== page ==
Do You Want to Shop? Let’s do it sustainably.

Are you environmentally conscious, but can’t always afford sustainably-made clothes? Ethical fashion is a means of combating the detrimental impacts of fast fashion on the environment, but a $200 pair of jeans sustainably sourced by a local designer isn’t necessarily accessible, especially for young people. 

But shopping sustainably doesn’t have to mean spending a lot of money. There are plenty of affordable options for maintaining a sustainable wardrobe, so I have put together some tips and tricks that have helped me avoid the excesses of the fast fashion world. From DIY projects to scouring op shops, these creative ways of sourcing items aren’t limited to clothes—they also apply to homewares, books, food… and the list goes on. As we approach the end of the year and gift-giving season has well and truly arrived, it’s a good time to reflect on how we can shop for ourselves and others with a more eco-conscious mindset. 

The urgency of addressing climate change has become prevalent in light of recent discussions held at the UN COP26 Conference. Fast fashion is a system that maximises output by exploiting factory workers and polluting the environment, but there are ways to slow down, recycle, and make choices that contribute towards a healthier and happier planet.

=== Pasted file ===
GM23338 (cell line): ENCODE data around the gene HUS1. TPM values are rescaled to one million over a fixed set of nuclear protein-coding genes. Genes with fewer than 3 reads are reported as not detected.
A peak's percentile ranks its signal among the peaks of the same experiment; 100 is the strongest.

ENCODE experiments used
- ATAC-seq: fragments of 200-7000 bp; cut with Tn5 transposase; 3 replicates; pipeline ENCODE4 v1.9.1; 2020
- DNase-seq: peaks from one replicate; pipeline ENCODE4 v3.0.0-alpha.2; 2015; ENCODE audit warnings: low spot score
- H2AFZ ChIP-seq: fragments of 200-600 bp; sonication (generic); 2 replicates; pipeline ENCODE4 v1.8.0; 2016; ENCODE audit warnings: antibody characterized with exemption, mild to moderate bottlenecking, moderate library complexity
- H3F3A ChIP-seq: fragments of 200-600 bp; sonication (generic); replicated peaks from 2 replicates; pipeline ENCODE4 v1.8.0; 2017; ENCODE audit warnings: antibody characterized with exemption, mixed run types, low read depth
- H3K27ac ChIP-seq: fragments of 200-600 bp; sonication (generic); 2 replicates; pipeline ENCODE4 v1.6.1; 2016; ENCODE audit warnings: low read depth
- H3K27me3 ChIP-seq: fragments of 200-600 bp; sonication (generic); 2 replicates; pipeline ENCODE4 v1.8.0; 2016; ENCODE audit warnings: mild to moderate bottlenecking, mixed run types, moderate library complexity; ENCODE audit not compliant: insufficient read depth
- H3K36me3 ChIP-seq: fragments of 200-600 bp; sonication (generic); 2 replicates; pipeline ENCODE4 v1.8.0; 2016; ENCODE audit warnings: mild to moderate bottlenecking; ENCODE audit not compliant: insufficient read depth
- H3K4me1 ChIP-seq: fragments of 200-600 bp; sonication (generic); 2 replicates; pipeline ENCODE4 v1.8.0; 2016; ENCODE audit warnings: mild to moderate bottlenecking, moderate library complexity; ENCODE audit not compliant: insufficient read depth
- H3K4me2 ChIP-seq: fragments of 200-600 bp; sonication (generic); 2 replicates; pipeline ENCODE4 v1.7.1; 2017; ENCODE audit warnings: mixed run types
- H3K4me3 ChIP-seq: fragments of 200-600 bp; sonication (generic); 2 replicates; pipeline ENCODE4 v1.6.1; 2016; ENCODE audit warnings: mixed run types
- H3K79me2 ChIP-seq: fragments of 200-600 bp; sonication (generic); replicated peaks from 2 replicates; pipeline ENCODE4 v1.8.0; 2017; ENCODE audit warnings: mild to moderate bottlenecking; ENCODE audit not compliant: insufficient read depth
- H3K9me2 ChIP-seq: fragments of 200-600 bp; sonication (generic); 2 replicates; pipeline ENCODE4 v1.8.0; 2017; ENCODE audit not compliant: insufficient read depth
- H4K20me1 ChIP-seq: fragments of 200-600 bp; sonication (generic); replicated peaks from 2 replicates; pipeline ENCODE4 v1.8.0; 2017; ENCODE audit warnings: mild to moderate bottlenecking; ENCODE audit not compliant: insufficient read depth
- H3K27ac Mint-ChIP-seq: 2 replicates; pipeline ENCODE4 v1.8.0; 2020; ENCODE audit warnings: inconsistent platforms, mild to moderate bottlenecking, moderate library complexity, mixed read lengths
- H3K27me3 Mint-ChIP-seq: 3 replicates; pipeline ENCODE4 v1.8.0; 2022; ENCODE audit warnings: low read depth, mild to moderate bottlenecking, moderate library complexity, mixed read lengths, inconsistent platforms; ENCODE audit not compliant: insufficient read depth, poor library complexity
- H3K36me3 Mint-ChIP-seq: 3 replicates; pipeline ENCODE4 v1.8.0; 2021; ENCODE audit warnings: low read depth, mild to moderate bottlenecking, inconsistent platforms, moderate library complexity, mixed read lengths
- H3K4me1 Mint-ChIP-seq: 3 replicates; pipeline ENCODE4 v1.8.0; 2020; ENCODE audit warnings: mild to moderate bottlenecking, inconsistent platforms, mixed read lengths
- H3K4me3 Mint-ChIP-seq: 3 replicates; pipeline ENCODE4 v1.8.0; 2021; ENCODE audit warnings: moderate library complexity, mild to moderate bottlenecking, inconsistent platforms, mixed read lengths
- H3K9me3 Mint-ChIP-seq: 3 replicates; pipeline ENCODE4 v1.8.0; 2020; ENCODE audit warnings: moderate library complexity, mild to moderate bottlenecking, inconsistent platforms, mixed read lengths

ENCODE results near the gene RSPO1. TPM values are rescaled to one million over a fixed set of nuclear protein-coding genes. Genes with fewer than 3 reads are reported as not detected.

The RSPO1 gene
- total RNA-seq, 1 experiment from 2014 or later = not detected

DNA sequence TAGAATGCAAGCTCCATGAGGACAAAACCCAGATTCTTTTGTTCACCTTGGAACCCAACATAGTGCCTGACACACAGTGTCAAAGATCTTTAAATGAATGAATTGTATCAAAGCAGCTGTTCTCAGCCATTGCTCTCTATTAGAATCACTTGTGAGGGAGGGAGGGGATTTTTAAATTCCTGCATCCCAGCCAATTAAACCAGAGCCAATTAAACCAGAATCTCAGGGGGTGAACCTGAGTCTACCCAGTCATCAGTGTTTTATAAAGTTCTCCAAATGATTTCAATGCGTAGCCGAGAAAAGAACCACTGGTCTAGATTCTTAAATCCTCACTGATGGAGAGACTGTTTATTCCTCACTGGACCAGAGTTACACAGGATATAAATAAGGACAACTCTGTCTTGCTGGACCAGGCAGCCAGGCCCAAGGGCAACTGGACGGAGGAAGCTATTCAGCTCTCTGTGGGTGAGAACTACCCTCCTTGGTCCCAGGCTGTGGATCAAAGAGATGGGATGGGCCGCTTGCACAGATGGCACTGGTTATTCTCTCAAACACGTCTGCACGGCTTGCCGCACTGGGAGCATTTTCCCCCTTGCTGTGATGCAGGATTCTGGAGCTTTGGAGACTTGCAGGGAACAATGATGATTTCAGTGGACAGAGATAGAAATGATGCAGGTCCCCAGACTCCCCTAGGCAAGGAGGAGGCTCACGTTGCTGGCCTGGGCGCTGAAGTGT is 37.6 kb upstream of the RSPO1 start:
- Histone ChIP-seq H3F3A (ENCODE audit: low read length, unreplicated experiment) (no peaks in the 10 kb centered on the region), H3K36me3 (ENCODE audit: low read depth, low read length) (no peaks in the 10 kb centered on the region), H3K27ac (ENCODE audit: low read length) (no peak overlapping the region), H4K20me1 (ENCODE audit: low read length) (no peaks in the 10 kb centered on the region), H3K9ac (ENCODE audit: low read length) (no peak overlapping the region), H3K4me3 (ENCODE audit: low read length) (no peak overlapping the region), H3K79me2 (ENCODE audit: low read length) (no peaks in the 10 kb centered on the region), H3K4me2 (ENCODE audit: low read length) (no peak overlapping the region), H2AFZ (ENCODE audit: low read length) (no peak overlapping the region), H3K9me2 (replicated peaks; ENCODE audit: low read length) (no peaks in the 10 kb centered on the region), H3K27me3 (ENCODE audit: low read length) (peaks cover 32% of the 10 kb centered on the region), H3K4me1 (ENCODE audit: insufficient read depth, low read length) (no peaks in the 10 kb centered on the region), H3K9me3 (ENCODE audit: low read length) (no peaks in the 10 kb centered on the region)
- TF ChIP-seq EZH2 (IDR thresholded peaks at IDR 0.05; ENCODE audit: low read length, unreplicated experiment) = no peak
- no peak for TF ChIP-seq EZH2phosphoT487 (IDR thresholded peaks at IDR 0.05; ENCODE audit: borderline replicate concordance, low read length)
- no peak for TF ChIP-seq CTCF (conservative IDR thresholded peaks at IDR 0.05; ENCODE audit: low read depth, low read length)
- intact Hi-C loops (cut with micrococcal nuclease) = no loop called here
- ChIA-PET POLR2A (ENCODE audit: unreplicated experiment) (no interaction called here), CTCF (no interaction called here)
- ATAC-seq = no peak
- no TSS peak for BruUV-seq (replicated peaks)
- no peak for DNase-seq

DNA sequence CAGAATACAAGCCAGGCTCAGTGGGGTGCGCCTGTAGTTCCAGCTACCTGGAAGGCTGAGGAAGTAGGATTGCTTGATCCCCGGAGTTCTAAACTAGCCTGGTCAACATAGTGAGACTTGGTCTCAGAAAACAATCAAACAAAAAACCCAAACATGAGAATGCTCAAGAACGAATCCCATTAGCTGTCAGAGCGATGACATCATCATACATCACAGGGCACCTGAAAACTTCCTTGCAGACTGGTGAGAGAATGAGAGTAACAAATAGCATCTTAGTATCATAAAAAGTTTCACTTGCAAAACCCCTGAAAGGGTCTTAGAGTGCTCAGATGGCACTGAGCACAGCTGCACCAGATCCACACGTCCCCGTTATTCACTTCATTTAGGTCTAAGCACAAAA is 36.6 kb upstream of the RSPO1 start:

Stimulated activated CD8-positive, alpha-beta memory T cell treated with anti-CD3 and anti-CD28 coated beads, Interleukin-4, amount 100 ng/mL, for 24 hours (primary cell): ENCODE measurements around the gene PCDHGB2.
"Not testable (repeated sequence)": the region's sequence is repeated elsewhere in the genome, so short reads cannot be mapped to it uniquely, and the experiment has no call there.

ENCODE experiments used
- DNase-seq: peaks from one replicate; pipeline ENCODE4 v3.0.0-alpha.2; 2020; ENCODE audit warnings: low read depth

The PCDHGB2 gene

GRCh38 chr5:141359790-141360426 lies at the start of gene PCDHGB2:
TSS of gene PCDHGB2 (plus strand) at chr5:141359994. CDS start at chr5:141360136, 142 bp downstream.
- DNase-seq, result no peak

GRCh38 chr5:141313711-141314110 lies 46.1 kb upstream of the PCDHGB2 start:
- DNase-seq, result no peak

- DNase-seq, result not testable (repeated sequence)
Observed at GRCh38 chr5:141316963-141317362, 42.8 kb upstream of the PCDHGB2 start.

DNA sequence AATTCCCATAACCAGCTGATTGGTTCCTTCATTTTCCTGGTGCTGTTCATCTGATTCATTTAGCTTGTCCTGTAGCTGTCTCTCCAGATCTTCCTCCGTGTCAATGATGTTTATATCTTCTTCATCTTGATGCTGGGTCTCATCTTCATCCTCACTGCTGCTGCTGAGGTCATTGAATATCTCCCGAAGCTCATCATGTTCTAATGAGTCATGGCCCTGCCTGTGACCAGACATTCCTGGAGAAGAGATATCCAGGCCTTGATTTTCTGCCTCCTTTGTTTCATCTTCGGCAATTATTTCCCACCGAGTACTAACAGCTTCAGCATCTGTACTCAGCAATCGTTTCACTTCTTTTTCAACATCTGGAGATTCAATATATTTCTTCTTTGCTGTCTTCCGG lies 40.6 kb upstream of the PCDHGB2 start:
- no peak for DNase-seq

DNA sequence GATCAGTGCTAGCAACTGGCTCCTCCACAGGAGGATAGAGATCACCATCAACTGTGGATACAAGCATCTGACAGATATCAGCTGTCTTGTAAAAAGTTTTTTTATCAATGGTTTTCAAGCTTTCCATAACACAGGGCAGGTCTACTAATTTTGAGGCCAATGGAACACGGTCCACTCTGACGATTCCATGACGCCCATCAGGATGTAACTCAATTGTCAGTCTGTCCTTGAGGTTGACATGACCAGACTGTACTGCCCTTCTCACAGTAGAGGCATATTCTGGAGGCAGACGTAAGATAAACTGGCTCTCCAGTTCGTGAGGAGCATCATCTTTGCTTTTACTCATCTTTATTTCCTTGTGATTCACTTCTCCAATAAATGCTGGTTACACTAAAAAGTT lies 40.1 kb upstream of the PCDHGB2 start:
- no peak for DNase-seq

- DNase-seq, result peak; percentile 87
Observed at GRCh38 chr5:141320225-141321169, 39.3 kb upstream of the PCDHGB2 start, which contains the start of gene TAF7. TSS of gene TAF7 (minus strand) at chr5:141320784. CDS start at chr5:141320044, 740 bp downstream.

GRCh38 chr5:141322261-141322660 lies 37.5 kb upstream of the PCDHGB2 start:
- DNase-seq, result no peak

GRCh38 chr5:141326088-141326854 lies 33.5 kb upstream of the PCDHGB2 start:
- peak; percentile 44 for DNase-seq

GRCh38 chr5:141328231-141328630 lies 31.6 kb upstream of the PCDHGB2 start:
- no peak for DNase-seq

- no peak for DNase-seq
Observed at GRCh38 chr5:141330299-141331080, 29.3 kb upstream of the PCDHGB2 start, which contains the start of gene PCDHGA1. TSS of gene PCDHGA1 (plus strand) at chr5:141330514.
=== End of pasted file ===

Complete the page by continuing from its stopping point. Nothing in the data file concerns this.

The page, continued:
Ask yourself: do I really need this?

Photo by Alex Quezada on Unsplash.

Reflecting on the answer to this question is simple, yet surprisingly effective.

A lot of the time, purchasing a new item of clothing can be an impulsive, spur-of-the-moment decision. Advertisements like to draw you in, and the excitement and instant gratification of buying something new feels great. However, not thinking clearly about whether you really need, or even want, this new item can often mean that you probably won’t get much wear out of it. In fact, the majority of people wear only 20% of their wardrobe 80% of the time.

I often find it helpful to give yourself some time to think. When I’m about to buy something, I ask myself: Do I really need this? Do I have other clothes that are already like this? Have I gotten much wear out of them and if so, will I get much wear out of this?

If I then come to the conclusion that I do want to buy this item, I first check my local op shops or secondhand platforms to see if I can get it there.

If yes, fabulous! If not, then I go ahead and buy it—prioritising locally-made brands over fast fashion labels.

Buy second hand

Photo from The Urban List,

Buying from local op-shops, garage sales, vintage stores or second hand online platforms such as Depop can be a great way to shop.

Advantages include: 

  1. Secondhand items are usually one-of-a-kind and will compliment your individual fashion identity.
  2. Op shops such as Vinnies, Brotherhood of St Lawrence and Sacred Heart are charities. They put the profit they make towards helping good causes such as homelessness and poverty. 
  3. Op shops are the best place to find a bargain! 
  4. By giving clothes another life, you are using materials that are already out in the world rather than contributing to ongoing mass production. In other words, you are doing the environment a favour.

Try out clothes hire

Photo from green queen,